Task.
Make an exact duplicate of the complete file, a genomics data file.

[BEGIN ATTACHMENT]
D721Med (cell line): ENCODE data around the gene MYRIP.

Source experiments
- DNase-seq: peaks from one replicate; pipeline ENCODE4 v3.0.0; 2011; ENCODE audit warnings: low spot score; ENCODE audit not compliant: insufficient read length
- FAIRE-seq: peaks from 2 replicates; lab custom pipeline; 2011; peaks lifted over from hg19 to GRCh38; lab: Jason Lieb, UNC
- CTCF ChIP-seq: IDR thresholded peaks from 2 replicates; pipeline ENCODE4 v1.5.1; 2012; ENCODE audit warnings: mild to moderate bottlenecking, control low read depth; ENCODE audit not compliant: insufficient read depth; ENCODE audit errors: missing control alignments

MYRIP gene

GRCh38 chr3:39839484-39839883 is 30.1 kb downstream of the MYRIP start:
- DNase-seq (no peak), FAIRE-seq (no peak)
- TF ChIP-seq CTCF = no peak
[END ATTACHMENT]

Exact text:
D721Med (cell line): ENCODE data around the gene MYRIP.

Source experiments
- DNase-seq: peaks from one replicate; pipeline ENCODE4 v3.0.0; 2011; ENCODE audit warnings: low spot score; ENCODE audit not compliant: insufficient read length
- FAIRE-seq: peaks from 2 replicates; lab custom pipeline; 2011; peaks lifted over from hg19 to GRCh38; lab: Jason Lieb, UNC
- CTCF ChIP-seq: IDR thresholded peaks from 2 replicates; pipeline ENCODE4 v1.5.1; 2012; ENCODE audit warnings: mild to moderate bottlenecking, control low read depth; ENCODE audit not compliant: insufficient read depth; ENCODE audit errors: missing control alignments

MYRIP gene

GRCh38 chr3:39839484-39839883 is 30.1 kb downstream of the MYRIP start:
- DNase-seq (no peak), FAIRE-seq (no peak)
- TF ChIP-seq CTCF = no peak